Autoscale API (You *can* hack this together with tools like Nagios now).
    "one button apps" via StandingCloudrelationship
    Strengths + Weaknesses
  • 8. A nice mix of Amazon & RS Cloud features, focus on the high-end
    Auto scale API of Amazon
    Set up / maintenance ease of Rackspace
    100% Network SLA
    Already offer “One button” installs
    Costly (entry at $200/month), but good value if you need:
    Unlimited 24x7 “real human” support
    f5 load balancing
    Multiple IPs (up to 10)
    Single datacenter (San Francisco) makes them vulnerable to complete outage
    Strengths + Weaknesses
  • 9. Where do they all fail?
    Only accessible to Developers -- They just give you an oven. You still have to bring all the ingredients & make the muffins.
    Security, Scalability (of each instance), Maintenance -- You're just getting "from the disk" installs and you’re responsible for *everything* afterward. More than enough rope to hang yourself if you or your IT team are not on top of the security and maintenance.
    Generally focused on “Enterprise” – Slowly becoming more accessible to small and medium businesses.
    Costly at the high end --Crack dealer model (cheap when you start, pay once you’re addicted).
  • 10. Next 3-6 months will see
    At the providers
    "one button" installs for popular products will be the norm
    Mature, rich APIs will be ubiquitous
    Advanced security features like hardware & software firewalls (at a cost), "custom images”
    StandingCloud Release
    Simple cloud-provider agnostic "one button" installs for popular stacks/packages like Drupal, Wordpress, Joomla, Mantis, etc
    Release scheduled for Q2 (although you can "test drive" it now)
    Have established relationship with Rackspace. Major PROPS!!!
    QuiCloud Release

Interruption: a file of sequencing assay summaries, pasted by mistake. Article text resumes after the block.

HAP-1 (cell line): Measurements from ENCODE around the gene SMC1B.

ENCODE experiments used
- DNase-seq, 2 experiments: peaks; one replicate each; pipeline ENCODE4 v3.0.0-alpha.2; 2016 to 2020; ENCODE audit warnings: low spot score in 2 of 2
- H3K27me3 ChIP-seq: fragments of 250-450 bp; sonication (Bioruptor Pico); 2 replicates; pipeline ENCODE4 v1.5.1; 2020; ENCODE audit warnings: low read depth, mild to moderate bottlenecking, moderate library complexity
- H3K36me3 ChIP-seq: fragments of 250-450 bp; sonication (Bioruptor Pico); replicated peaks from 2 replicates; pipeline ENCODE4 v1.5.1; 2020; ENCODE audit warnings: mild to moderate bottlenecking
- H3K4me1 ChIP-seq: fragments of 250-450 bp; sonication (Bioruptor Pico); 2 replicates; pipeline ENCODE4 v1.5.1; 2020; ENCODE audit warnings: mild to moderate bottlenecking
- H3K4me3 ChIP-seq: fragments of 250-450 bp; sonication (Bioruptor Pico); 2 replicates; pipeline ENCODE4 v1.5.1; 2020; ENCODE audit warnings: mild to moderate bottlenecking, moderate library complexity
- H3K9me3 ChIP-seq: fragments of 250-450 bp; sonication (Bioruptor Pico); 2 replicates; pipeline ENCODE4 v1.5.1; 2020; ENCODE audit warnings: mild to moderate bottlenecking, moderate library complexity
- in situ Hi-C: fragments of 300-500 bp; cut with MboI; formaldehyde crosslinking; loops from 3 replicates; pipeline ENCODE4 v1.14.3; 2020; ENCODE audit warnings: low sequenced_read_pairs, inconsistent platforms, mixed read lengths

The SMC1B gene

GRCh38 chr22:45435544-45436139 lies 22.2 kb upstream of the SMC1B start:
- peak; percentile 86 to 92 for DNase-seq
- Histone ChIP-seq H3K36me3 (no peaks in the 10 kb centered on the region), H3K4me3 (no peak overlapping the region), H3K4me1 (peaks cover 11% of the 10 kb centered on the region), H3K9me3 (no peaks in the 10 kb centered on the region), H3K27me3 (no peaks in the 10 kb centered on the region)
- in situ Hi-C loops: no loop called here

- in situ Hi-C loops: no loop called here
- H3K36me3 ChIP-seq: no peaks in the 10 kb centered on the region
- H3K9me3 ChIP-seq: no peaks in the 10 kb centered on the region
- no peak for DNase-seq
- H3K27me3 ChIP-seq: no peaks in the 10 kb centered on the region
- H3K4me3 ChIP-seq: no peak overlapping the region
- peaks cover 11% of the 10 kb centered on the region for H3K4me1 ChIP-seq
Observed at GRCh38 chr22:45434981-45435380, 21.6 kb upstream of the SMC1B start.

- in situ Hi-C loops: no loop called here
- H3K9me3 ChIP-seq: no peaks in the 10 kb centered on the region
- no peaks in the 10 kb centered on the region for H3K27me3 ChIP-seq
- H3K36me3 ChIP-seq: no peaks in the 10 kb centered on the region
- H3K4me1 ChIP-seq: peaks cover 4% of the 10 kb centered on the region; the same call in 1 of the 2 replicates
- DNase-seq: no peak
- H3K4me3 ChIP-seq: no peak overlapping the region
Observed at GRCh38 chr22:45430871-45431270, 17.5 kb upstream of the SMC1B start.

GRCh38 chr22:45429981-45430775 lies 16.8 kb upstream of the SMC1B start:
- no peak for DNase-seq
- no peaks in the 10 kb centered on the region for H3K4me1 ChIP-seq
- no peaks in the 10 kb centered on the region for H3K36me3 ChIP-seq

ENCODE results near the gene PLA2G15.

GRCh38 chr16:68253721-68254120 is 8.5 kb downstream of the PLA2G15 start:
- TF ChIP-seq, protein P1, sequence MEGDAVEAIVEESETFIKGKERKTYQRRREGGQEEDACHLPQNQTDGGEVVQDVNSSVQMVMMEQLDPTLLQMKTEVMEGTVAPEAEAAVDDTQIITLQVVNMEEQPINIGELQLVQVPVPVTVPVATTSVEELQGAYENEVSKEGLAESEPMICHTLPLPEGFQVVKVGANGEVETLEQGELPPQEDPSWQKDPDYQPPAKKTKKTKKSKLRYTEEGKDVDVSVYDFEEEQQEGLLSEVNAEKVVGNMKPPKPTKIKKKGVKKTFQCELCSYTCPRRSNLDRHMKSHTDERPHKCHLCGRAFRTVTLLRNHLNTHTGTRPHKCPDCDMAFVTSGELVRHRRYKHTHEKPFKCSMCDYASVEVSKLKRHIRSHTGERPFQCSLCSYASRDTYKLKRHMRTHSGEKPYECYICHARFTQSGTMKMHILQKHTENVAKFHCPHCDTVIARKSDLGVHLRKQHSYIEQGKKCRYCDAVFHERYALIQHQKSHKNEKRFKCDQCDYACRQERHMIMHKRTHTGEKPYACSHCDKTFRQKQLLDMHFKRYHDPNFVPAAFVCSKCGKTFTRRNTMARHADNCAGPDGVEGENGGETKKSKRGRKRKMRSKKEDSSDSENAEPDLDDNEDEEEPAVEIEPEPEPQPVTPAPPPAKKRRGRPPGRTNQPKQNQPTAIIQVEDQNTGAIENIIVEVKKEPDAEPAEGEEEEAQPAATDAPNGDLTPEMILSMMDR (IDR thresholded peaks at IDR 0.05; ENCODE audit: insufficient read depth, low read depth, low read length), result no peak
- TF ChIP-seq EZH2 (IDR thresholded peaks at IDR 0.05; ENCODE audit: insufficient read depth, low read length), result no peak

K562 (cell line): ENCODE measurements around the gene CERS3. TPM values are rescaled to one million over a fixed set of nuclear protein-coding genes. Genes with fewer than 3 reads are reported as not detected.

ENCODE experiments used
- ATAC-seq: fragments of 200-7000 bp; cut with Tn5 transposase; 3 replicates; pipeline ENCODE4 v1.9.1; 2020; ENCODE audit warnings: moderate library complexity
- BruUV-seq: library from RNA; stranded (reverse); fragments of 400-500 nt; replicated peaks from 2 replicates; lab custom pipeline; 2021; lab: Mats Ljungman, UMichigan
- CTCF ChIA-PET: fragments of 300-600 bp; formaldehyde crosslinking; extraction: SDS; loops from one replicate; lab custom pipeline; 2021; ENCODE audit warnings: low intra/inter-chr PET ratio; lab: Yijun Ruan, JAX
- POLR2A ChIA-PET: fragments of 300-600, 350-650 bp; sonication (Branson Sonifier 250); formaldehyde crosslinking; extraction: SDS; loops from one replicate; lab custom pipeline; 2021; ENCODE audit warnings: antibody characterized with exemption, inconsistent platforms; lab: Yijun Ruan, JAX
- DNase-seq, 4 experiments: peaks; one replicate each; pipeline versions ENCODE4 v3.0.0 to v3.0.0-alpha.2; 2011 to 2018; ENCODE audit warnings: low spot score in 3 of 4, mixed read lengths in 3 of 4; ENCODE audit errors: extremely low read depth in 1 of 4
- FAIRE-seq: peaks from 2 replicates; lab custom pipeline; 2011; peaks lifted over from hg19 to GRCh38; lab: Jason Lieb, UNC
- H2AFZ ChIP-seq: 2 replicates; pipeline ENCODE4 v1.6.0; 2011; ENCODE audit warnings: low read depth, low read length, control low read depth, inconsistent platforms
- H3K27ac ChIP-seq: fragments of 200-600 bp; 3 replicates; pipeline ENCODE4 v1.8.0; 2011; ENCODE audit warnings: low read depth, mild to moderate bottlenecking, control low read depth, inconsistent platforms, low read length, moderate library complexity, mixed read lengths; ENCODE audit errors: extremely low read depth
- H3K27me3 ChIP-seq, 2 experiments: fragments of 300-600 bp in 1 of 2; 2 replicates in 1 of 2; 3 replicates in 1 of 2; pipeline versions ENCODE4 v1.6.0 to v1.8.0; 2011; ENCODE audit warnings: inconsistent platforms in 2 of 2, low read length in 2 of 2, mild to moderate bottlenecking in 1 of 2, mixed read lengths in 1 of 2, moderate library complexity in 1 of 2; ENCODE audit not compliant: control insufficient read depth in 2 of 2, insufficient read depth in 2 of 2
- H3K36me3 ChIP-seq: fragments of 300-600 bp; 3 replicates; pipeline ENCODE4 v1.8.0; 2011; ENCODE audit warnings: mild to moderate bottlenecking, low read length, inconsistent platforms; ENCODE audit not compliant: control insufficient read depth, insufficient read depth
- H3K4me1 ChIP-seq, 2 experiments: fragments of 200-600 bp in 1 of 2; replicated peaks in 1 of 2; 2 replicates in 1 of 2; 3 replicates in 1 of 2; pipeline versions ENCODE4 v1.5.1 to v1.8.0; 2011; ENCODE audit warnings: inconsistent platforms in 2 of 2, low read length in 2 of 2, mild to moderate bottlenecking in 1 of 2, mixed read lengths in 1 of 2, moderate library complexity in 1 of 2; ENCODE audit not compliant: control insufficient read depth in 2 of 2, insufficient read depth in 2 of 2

Providing security and scalability products / services for clouds
    Provide expertise to help clients architect for the cloud
    Help clients maintain products on the cloud (Sys Admin functions)
  • 11. Conclusion
    Cloud providers are quickly merging in functionality – In 12-18 months, it’s all going to come down to price and performance.
    Rackspace offers the best value now (IMHO) – Super cheap to start, great performance, Amazon-level features coming down the pipe.
    Get a good Sysadmin or Cloud Expert to deal with the complexities. Clouds just make it too easy to get yourself into trouble. Clouds make initial architecture (esp security, scalability) so much more important.
    QuiCloudand StandingCloud start providing services in a few months. Stay in touch with these companies and make sure to follow their blogs -- they will save you tons of headaches and help you understand how to squeeze maximum value out of the cloud.
  • 12. Questions? Answers?
  • 13. Securing and Scaling IaaS
    Security – OSSIM, fail2ban, mod_security (Apache), suhosin (hardened PHP5), Snort IDS/IPS, TrueCrypt
    Scalability – Profiling (kcachegrind), Benchmarking (Jmeter, ‘ab’), caching (APC, memcached, Squid)
    Monitoring + CI Testing –Nagios, NTop, Selenium, PHPUnit / JUnit, Pingdom
    White hat hacking and penetration testing using tools like nmap, and automated testing of published vulnerabilities
    QuiCloud plans on offering all of the above services, as well as low cost (probably $200-$300), “common vulnerability” patching for LAMP stacks, Drupal, Joomla, Wordpress, etc.